The field is set. The road to Omaha can officially begin.

Well, it can begin when the NCAA Tournament kicks off on Friday. But on Monday, we had the selection show to announce the field.

This is what the field looks like:

Here are 5 SEC takeaways from the reveal of the 2024 NCAA Tournament.

1. Tennessee has the No. 1 overall seed and a juicy path to Omaha

After the Vols’ 50th victory earned them an SEC Tournament title, there wasn’t much debate about whether they’d get the No. 1 overall seed. For the second time in 3 years, that happened. The debate was about what the Tennessee Regional would look like. Needless to say, it’s loaded with intrigue. For starters, Tennessee will face a Southern Miss squad that it eliminated last year in the Southern Miss Super Regional. There’s a revenge angle there.

There’s also the revenge angle of the potential Super Regional matchup against former Vols hurler and current Wake Forest star Chase Burns, who could return to Knoxville if the Demon Deacons can win the East Carolina Regional. Do you think there’d be just a few eyeballs on that one? No matter how it shakes out, Tennessee’s path to become the first No. 1 overall seed to win the College World Series since 1999 Miami is as juicy as it gets.

2. Tommy White is returning to the state of North Carolina

Speaking of intrigue, the LSU star is returning to the state where he burst onto the scene as a true freshman. Granted, the former NC State slugger is returning to a different school in the Triangle. UNC will play host to LSU in the UNC Regional, where Wofford will await the defending national champs. That’ll be a unique way to start for Jay Johnson’s squad. No team in the field has more stolen bases than Wofford, which swiped 144 bags in 2024 (7th in Division I).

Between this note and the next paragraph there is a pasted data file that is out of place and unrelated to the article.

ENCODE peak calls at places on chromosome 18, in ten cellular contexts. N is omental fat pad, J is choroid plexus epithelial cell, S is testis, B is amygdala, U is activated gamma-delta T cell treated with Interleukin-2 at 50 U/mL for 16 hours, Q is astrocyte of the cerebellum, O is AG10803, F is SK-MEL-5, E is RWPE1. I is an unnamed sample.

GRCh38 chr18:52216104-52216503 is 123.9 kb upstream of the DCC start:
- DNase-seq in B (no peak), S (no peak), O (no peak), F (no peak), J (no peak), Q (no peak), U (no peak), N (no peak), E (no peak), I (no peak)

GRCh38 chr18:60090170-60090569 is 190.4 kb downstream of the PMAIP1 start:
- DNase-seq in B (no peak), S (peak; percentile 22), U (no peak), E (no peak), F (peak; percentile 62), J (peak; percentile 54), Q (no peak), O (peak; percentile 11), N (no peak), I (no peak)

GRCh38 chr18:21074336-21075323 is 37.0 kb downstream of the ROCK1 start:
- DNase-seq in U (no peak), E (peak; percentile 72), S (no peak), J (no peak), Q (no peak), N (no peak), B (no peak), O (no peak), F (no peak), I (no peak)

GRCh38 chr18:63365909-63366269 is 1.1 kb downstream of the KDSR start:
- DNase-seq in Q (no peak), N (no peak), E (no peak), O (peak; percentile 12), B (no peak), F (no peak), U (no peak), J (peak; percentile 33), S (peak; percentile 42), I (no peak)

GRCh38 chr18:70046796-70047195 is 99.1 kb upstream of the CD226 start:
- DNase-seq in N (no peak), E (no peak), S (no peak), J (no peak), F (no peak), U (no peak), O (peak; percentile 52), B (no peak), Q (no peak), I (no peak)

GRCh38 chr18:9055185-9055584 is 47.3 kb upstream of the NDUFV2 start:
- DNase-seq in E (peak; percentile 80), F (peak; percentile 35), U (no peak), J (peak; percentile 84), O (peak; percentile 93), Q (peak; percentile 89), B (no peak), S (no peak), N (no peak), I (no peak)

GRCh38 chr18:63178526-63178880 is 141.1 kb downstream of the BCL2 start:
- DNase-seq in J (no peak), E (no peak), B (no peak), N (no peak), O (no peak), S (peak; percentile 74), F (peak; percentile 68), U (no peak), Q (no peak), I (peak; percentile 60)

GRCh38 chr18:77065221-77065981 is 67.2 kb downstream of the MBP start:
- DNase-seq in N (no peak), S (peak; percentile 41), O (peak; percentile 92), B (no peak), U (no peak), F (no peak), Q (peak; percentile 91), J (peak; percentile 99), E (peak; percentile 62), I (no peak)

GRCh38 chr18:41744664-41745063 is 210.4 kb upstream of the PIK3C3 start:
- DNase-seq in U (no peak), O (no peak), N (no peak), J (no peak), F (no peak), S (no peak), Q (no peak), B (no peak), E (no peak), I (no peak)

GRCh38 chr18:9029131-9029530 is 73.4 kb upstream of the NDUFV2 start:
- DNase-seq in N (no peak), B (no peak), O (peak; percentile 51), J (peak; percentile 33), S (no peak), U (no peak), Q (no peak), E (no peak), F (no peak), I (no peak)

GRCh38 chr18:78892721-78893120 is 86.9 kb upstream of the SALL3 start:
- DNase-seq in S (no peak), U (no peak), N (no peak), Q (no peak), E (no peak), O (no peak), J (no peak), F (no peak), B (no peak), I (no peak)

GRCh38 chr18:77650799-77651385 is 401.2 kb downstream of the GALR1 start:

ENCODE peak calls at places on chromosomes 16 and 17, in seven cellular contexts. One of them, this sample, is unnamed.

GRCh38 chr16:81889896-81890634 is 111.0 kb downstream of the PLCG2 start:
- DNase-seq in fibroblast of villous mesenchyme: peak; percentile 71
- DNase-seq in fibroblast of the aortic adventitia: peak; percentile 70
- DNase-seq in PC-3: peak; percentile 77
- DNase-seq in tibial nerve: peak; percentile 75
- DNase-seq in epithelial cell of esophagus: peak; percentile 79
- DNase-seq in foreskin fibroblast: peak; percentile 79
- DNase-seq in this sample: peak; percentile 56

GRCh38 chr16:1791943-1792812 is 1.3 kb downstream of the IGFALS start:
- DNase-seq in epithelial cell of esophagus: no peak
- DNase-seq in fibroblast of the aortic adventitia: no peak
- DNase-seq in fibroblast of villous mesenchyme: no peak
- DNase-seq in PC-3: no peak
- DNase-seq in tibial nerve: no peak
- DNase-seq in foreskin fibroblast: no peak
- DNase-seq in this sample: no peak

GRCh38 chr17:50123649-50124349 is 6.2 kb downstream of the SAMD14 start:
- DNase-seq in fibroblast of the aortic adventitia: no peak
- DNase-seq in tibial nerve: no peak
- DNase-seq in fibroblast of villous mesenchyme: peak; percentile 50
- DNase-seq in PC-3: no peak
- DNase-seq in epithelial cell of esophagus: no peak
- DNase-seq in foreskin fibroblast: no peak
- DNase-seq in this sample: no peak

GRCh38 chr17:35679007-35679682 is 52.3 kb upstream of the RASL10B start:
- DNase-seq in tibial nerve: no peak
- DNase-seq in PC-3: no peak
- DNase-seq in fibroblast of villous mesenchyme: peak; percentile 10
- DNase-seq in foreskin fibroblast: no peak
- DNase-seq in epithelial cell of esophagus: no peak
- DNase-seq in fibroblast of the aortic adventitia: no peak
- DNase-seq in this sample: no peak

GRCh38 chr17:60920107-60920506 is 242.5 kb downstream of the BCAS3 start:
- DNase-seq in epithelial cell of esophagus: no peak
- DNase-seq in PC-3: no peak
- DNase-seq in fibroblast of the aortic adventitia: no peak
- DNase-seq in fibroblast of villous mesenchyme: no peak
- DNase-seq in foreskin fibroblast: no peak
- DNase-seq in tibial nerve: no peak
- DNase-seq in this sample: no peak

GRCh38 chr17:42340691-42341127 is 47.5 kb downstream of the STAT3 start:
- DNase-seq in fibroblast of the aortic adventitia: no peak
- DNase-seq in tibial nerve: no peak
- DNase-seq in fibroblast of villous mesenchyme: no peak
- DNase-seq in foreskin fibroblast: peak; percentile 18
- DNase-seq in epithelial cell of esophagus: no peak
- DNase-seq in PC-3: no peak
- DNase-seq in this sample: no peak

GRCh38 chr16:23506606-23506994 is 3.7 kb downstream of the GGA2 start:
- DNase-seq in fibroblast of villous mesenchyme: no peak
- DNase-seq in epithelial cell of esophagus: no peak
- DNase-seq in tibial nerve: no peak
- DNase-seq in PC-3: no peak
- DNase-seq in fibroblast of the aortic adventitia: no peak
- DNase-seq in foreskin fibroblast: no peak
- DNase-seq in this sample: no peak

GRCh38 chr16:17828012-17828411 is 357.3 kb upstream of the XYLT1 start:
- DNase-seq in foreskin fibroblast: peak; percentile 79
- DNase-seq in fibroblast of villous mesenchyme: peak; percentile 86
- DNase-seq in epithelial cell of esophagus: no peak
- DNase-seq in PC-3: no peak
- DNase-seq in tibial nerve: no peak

The question is if that’ll matter against White and the high-powered LSU bats, who averaged 11 runs in the first 4 games of the SEC Tournament. The Tigers went from a bubble team to perhaps the ultimate wild card. White doing some damage back where his college career began would be a welcome sight for the title defense.

3. Florida won’t be in the Florida State Regional, but it will indeed be in the field in a Fiesta Bowl rematch

The anti-SEC crowd didn’t want to see Florida make the field at just 1 game over .500 after it struggled in conference play, but the nation’s No. 1 strength of schedule won out. The defending national runners-up are indeed in the field, but they’ll avoid a Florida State matchup and instead travel to the Oklahoma State Regional. That improved Florida’s streak of NCAA Tournament appearances to 16, which is the second-longest active streak in the country.

The road back to Omaha fittingly starts with a team from the Cornhusker State. Florida will take on Nebraska in a 1996 Fiesta Bowl rematch. Nearly 3 decades after Florida’s frustrating night on the gridiron, Jac Caglianone and the Gators will have a chance for a little revenge against the Big Ten Tournament champs.

4. Texas A&M and Texas are in the same Regional, just as the college sports gods intended

In the last few months that Texas A&M and Texas will be in separate conferences, they’ll be in the same Regional together. How fitting. The A&M Regional will play host to Grambling State, Louisiana and Texas. The Aggies earned the No. 3 overall seed and will take on a Grambling State squad that earned its third NCAA Tournament berth in program history.

Of course, all eyes will be on that potential A&M-Texas game. Two years ago in Omaha, it was the Aggies who got the last laugh with a 10-2 victory in an elimination game. More recently, Jim Schlossnagle’s squad got the upper hand with a 9-2 victory when the teams met in Austin in the regular season. Of course, bouncing back after an early SEC Tournament exit and taking care of Grambling State will be priority No. 1 for the nationally seeded Aggies.

5. The SEC’s historic 11-team bid feels like it’ll end with yet another title

For the first time, a conference will send 11 teams to the NCAA Tournament. Florida was the last real piece of that puzzle, but the Gators helped the SEC earn the highest number of teams in the field by a conference. Mizzou, Ole Miss and Auburn were the only teams left out. To recap, the SEC has more teams in line to host Super Regionals (5) than it has teams on the outside of the NCAA Tournament. Not too shabby, even for the SEC.

It begs the question — does this mean the SEC is a lock to win yet another national title? It’s been 6 years since the SEC failed to win the College World Series and it’s been 8 years since the SEC failed to put a team in the College World Series finals. All signs point to significant SEC representation in Omaha. If it just means more CWS glory, nobody will be surprised.